International Monetary Fund's top economist Mr Olivier Blanchard told a Swiss newspaper on Saturday that the financial crisis that has engulfed many top banks is spiraling into a broader economic crisis that has yet to peak.
Mr Blanchard said the crisis would continue for another year and called on governments to promote fiscal expansion and on central banks to cut rates towards zero.
He said "The worst is yet to come. This is only the beginning."
He added that "The risk exists that the data will get worse and worse, which would then lead to more pessimistic expectations and accelerate a fall in demand. It will take a long time before we go back to normal conditions." Blanchard said the crisis should last for another year, but normal growth would return only in 2011.”
He said that "For 2009 we forecast negative growth on average in the industrialized nations. In 2010 there should be a recovery and we should go back to normal in 2011."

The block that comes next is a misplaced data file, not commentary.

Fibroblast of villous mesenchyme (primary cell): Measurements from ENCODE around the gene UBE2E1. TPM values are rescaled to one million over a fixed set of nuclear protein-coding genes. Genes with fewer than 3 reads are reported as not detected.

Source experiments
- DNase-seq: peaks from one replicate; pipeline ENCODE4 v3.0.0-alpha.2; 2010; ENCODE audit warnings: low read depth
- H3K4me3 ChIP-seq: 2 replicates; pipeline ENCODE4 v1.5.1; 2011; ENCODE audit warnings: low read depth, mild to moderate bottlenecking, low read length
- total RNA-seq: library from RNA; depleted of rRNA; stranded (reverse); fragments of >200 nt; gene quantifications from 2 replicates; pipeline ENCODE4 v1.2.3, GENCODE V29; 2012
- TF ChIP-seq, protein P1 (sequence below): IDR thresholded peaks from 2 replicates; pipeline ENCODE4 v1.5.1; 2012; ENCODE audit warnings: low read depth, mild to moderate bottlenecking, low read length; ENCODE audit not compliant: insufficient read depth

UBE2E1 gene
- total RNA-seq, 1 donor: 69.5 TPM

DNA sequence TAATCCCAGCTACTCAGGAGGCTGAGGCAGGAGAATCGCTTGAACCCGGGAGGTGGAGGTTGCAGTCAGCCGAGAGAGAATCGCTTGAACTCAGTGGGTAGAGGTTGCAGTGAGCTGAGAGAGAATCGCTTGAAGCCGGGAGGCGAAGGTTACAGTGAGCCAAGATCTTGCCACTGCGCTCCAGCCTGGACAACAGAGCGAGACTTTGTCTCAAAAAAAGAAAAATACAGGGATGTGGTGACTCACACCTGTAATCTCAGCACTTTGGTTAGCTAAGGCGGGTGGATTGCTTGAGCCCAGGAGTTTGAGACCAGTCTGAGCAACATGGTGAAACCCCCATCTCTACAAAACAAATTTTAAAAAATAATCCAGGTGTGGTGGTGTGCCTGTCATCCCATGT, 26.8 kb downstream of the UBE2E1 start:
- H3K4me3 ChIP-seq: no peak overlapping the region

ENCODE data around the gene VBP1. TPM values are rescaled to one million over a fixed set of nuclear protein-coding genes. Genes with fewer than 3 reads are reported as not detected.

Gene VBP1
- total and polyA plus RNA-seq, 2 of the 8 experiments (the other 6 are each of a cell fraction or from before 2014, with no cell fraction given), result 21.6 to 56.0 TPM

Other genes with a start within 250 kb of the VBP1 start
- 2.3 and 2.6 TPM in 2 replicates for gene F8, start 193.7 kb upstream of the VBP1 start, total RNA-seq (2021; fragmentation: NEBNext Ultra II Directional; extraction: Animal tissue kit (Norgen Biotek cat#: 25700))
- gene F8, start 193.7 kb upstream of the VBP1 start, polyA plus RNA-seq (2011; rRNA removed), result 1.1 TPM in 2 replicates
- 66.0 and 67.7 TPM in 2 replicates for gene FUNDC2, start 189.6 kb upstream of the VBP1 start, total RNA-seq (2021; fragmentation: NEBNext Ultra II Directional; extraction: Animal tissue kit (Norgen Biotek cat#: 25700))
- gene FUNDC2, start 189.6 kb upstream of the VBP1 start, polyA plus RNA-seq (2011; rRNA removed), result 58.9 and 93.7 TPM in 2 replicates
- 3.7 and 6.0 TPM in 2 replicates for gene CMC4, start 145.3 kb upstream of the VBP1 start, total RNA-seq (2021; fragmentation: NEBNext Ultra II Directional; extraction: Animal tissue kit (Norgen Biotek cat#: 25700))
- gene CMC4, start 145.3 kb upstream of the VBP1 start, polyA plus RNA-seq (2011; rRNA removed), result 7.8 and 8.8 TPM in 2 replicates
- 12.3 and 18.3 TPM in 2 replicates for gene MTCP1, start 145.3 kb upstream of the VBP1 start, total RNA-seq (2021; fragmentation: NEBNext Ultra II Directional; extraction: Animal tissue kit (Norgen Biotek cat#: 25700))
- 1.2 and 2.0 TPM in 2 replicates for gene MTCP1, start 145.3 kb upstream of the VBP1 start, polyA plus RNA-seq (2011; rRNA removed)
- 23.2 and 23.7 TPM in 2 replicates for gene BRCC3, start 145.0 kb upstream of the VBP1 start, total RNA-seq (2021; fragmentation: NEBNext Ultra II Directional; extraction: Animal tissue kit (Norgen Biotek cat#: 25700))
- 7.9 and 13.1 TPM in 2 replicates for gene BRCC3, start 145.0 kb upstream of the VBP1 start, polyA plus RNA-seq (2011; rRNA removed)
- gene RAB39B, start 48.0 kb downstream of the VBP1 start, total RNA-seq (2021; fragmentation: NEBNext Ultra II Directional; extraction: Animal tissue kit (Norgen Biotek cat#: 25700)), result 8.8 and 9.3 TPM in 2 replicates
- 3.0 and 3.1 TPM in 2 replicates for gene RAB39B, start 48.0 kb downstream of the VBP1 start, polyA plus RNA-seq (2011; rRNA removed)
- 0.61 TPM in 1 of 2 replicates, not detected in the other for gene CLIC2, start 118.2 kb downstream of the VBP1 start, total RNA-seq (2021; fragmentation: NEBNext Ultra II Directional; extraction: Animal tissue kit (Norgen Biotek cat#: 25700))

Mr Blanchard said governments have up until now not done enough to address the crisis and called for fiscal stimulus both in the United States and Europe. He said that "In normal times the IMF would argue that budget deficits must be reduced. But we are not living in normal times. Demand has collapsed. This is why a broad fiscal expansion is needed.
Mr Blanchard said central banks should cut rates as much as possible to avert the risk of a "Great Depression" scenario. He said that "They have to lower interest rates and bring them as close to zero as possible," he said. "We have to use all the ammunition that we have in order to limit the collapse of demand."